First of all, I would like to take a moment to file a case with my spell check, because the word ‘printables’ needs to be a thing. I do not need your squiggly line to suggest it’s not a word. Everybody knows it is.
Official word or not, printables are really popular right now. Downloading files to print yourself has made organizing and decorating easy and fast.
If you’ve downloaded free printables from my blog, or purchased them from my Etsy shop, I thought I would compile everything you need to know about printables. (Mostly for your sake, but also a little bit for my own sanity because I answer these questions on a daily basis!)
First, I wanted to share a graphic that outlines the different types of file formats. While I won’t go into detail about each one (it’s not especially important for printables), you can read more in this blog post by Saffron Avenue. (The graphic I created was based on hers; I just wanted mine to match my blog!)
Most printables will be in PDF or JPG format, and can be either editable (so you can make changes and input text) or un-editable.
There are a few options for printing printables (does anybody think that sounds too redundant?!):
1. Print at home
This option works well if you are comfortable using your home printer, and is the most economical. However, it can be very time consuming.
2. Local print shop
Taking digital files to a local print shop is less time consuming, and can often provide higher-quality results than most home printers. However, it is more expensive, and could limit your paper choices and size options.
3. Online print business
Printing websites have made uploading designs for printing relatively simple, and they will take care of the printing for you. However, you may have to wait longer to receive your printed documents, and you are limited to their paper selections and size options.
When printing organizational printables, any standard paper will work, however, you should upgrade your paper thickness if you plan on printing double sided so the ink doesn’t show through. For decorative prints and party decorations, cardstock (80lb-110lb) works best. My favorite place to purchase paper and cardstock in different colors and sizes is paper-source.com.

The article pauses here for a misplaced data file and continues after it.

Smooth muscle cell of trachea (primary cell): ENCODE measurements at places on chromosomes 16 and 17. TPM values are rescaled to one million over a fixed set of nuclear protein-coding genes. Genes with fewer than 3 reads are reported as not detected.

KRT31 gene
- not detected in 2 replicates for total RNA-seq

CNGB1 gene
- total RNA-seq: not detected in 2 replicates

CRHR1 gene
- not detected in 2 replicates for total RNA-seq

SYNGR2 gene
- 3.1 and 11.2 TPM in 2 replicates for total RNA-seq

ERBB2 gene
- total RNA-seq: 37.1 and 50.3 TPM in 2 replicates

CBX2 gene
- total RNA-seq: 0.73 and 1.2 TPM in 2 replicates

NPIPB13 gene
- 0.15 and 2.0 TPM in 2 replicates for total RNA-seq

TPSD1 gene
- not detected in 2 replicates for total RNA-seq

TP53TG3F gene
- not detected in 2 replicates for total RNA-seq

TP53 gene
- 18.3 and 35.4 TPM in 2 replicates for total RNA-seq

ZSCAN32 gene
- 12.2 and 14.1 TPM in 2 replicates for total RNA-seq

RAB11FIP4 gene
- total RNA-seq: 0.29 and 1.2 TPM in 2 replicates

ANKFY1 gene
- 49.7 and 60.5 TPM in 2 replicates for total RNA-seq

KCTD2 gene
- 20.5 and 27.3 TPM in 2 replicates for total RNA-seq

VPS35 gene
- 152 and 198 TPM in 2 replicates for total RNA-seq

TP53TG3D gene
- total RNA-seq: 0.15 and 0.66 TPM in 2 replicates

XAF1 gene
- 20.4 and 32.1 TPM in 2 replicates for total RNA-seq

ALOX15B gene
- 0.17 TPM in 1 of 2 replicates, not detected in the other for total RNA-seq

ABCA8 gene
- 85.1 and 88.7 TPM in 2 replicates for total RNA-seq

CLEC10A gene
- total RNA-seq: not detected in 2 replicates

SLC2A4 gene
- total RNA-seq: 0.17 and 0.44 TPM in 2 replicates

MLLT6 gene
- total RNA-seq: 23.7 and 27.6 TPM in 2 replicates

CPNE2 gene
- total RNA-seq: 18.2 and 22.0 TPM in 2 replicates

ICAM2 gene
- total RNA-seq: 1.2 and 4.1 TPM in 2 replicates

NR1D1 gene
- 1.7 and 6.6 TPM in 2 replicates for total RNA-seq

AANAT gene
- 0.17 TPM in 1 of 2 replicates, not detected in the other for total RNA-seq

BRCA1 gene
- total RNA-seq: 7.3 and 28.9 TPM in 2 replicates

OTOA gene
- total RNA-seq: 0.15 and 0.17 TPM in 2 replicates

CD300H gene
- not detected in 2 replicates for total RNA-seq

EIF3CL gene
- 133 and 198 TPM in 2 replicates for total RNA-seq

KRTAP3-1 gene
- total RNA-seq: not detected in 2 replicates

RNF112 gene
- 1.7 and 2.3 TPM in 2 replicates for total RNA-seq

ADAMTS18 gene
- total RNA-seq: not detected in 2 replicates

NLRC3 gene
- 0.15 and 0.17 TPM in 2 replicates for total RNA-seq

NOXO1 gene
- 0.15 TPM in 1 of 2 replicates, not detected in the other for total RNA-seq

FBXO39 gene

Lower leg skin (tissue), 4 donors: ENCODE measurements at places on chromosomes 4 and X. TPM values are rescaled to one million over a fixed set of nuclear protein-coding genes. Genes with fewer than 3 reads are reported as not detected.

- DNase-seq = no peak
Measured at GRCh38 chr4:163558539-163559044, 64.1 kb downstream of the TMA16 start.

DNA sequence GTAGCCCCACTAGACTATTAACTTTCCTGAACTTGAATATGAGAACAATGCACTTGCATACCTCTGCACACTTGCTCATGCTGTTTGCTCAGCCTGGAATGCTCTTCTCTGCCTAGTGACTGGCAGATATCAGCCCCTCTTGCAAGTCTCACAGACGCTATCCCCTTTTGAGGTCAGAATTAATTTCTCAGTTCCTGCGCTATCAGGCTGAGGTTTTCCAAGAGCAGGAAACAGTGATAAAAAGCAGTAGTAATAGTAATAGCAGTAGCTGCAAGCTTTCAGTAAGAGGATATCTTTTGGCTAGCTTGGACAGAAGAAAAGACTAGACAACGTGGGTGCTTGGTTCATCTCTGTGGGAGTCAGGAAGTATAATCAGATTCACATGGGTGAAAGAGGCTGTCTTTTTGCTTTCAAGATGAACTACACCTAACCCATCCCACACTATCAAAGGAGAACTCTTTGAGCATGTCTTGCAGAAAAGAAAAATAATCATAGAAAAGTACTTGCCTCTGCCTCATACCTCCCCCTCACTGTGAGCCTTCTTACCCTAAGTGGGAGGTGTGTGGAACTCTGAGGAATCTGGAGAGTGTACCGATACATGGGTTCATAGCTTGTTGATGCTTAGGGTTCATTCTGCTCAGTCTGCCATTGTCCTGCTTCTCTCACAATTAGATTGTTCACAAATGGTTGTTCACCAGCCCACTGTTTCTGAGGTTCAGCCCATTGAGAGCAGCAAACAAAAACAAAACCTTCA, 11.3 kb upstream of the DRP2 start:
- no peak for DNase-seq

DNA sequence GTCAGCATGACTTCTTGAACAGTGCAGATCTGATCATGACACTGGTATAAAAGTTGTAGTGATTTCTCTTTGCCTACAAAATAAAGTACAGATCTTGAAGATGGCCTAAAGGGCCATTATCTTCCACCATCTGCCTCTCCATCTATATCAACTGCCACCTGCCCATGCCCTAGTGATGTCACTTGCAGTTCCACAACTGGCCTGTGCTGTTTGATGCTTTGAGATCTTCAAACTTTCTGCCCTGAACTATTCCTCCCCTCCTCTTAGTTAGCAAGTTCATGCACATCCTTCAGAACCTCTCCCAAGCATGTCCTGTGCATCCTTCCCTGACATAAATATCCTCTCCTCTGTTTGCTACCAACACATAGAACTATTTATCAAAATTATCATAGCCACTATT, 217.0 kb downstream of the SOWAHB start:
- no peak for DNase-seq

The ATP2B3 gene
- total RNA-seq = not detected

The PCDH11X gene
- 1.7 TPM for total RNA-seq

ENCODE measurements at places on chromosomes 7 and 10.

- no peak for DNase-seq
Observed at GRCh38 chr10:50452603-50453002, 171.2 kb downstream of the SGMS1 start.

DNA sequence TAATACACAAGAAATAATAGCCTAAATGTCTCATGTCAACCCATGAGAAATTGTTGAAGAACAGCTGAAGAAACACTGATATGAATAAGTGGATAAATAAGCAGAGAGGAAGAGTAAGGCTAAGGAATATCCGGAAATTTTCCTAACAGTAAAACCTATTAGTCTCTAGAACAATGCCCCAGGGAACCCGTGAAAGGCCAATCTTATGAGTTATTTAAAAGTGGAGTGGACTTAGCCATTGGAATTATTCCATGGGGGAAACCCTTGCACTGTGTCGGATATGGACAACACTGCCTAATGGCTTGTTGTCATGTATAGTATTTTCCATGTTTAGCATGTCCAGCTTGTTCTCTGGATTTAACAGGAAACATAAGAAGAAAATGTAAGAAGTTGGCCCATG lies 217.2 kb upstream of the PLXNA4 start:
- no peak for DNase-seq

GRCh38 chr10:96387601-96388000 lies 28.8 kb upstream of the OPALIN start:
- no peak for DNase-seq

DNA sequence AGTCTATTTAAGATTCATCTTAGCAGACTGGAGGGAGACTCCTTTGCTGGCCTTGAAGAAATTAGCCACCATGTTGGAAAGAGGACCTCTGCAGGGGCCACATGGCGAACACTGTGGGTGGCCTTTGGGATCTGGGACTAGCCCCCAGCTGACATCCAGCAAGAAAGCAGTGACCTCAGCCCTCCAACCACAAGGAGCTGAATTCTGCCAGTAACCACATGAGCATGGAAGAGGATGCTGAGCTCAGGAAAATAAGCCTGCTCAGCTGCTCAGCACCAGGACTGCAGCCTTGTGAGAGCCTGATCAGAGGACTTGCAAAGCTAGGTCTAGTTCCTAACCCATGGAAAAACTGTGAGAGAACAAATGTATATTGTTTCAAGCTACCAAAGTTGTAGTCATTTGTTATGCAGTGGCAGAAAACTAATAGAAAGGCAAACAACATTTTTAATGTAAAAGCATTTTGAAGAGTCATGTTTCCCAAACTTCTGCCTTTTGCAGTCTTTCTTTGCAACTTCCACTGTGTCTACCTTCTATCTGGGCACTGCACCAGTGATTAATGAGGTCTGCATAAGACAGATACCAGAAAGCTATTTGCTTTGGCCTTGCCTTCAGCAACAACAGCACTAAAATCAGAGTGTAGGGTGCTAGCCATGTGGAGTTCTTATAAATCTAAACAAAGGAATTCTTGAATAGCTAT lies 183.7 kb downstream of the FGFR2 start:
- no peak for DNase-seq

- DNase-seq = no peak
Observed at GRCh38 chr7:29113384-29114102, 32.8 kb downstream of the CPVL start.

When printing at a local print shop or online, ensure you choose the ‘lustre’ finish instead of ‘glossy’ for a more professional appearance.
If your printer reads your printable as a photo, ensure the ‘auto-correct’ feature is turned off, so colors are not automatically adjusted. If you are printing at Walgreens, they do not offer this option unless you talk to a manager to have it turned off. Ensure you use the ‘print preview’ feature to ensure the colors look okay and the margins are correct.
A note on colors: Colors may look different across various computers and using different printers. Computer screens read colors in RGB (red, green, blue format). CYMK (Cyan, Yellow, Magenta, Key/Black) are the four process colors for printing. I would always recommend doing a “test print” with one page to ensure the colors are what you were looking for prior to printing about multiple pages.
Often, printables come in standard sizes, including letter size (8.5″ x 11″), and photo sizes (8″x10″, 5″x7″, and 4″x6″). If your printable prints smaller than the paper size it was printed on, I would recommend cutting it out with a paper cutter to ensure straight edges.
I’ve received a lot of questions about resizing my letter-size planners, so I thought I would link to a helpful video tutorial on resizing printables to fit smaller binders here.
Questions I often get about my printables:
What program do you use to design printables?
Typically, I use Adobe Photoshop (I have Photoshop CC, but prefer working in the older CS6 version since I’m most familiar with it). I have also used Microsoft Word for more simple templates.
What program do I need to open printables?
For all PDF files, Adobe Acrobat works best. You can download Adobe Acrobat for free here.
What kind of printer do you have?
I’ve tried quite a few printers over the years, and don’t have a specific brand that has worked better than any other. Laser printers are quick and convenient, but I personally prefer inkjet printers for more complicated printing projects. Inkjet printers are also typically more inexpensive (ink too!)
Are your printables editable?
Unfortunately, I don’t create editable printables. Using installed fonts and more complicated designs means saving them as un-editable files.
Which fonts do you use?
I use a variety of fonts for different projects, and have over 1,000 fonts in my font book (it’s a problem… I’m working on it). Most of the fonts I use for my printables are paid fonts that are licensed for commercial use. My favorite places to purchase fonts are myfonts.com and Creative Market. If you’re wondering what a specific font name is, check out the ‘WhatTheFont?‘ feature on MyFonts. Simply upload an image of the font, input the letters, and it will guess the font. It’s been pretty accurate for me so far!
Can I share your printables?
All of my printables are available for personal use, and can never be used for commercial purposes (unless specifically designated by me). If you would like to share any of my printables, I’d love for you to provide proper credit linking to me and either my Etsy shop or the blog post it was featured in.
Can you create a custom printable for me?
Unfortunately, right now I have to regretfully decline any custom work. However, there are quite a few Etsy shops that offer custom design work for a great price.
There you have it, friends. Hopefully I’ve answered your most important questions about printables. Be sure to check out the free printables section of my blog, or check out my Etsy shop for fun designs!